The oil price seems range bound in the mid-forties as traders sit on the fence in advance of the end of month OPEC decision.
The dollar strengthened this week adding extra pressure on commodities and in early trading on Friday, Brent crude was holding above US$46 with WTI close to US$45 a barrel.
OPEC diplomacy continued at a frantic rate all week with the OPEC Secretary General in Venezuela and in Ecuador meeting with the leaders of both countries.
In Caracas, Mohammed Barkindo praised the Venezuelan President Nicholas Maduro for his efforts to support the agreement.
‘Sufficient will’ at OPEC
In a televised address following the meeting, Maduro said he believed there was “sufficient will” among OPEC to take steps needed to ratify the Algeria agreement.
He added that he believed they could reach “a forceful agreement to reduce production and construct new mechanisms to stabilise the market.”
In Ecuador, Secretary General Barkindo met with Ecuadorian President Rafael Correa and Foreign Minister Guillaume Long and they both praised each other’s efforts to help bring stability to the market.
Next stop on the agenda this week will be in Iran for the busy Secretary General.
Meanwhile many OPEC and Non-OPEC ministers gathered at the 18th meeting of the Gas Exporting Countries Forum in Doha.
The Saudi Arabia energy minister, Khalid al Falih told reporters he was “optimistic” a deal could be reached.
Apart from participating in the agenda of the GECF, ministers held bilateral meetings to discuss the state of the proposed OPEC agreement.
Russia is extremely important and vocal in its support
The support of Russia is seen as extremely important for the success of any deal and Russia has been vocal about its support.
The market is nervously waiting to see if this will materialise.
The Russian news agency, TASS said that Russian oil minister Alexander Novak will “take part in informal consultations with representatives of OPEC,” on the sidelines of the gathering.
Crude supply remains abundant around the world and there’s no sign of anyone cutting production in advance of the OPEC meeting.
Stockpiles continue to rise in the US, according to the Energy Information Administration. Last week saw an increase of 5.27 million barrels, way above the 1.5 million barrels expected by the market.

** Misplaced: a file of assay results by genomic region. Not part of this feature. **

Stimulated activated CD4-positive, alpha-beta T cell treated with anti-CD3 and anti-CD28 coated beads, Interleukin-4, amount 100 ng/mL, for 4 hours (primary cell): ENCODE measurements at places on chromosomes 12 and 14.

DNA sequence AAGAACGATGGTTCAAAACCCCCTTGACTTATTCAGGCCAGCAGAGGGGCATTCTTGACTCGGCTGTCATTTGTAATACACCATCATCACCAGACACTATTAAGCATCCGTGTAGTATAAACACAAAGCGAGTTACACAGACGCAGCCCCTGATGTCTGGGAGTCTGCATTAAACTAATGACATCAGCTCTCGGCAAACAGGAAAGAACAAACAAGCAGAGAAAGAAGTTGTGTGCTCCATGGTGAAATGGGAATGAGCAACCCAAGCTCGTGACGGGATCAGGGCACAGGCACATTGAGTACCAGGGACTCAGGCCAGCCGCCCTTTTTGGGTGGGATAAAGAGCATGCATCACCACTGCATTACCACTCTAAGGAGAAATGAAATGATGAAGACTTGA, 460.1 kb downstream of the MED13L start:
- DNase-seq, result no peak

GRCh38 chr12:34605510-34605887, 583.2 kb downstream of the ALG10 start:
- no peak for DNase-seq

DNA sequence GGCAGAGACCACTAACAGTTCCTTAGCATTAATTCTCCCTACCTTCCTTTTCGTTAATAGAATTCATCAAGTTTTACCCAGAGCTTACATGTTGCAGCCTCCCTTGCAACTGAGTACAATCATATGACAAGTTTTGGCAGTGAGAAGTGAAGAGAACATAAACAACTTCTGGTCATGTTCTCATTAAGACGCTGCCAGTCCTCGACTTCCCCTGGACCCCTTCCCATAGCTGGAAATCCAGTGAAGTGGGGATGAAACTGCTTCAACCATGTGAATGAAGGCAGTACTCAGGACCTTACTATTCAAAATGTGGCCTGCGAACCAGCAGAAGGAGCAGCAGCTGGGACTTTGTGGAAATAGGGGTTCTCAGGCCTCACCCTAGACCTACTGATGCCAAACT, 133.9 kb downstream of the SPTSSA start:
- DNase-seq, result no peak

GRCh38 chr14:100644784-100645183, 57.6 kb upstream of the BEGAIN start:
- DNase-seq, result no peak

US crude supplies still very high
American crude supplies now exceed 490 million barrels, the highest seasonal level seen in the past 30 years.
This is quite bearish for the market at a time when refinery demand has been on the increase, operating now at 89.2 percent of capacity.
Gasoline supply as well as distillates were also higher last week.
While Donald Trump is gathering his cabinet hopefuls, the market believes the Trump presidency will be good for the American energy sector.
Major new discovery in West Texas
Last week, USGS Energy Resources reported a major new oil and gas find in West Texas.
The company reported the prospect of 20 billion barrels of oil with billions more of natural gas at the Wolfcamp Shale geologic formation.
This discovery is estimated to be about three times the size of shale discoveries found in 2013 in Montana and Dakota.
Every new US president had as its policy hopes to make the US energy independent.
Trump vs Saudi Arabia
Trump has not been too vocal on his plans, but he did caution in March this year that he would curtail oil imports from Saudi Arabia.
About 3.4 million barrels of OPEC oil is imported into the US despite the growth in domestic production, with more than a million barrels coming from Saudi Arabia.
The country’s energy minister Al-Falih told the Financial Times this week that Trump needs to “see the benefits” and suggested that Trump’s energy advisors will make him see sense “that blocking trade in any product is not healthy,” especially since “energy is the lifeblood of the global economy.”
The uncertainty ahead of the OPEC meeting is bound to stall any movement in the oil price for the next couple of weeks.
Traders remain cautious ahead of the official meeting on November 30th.
In the meantime, the conversations and the shuttle diplomacy is bound to continue in the hopes of securing a more inclusive agreement.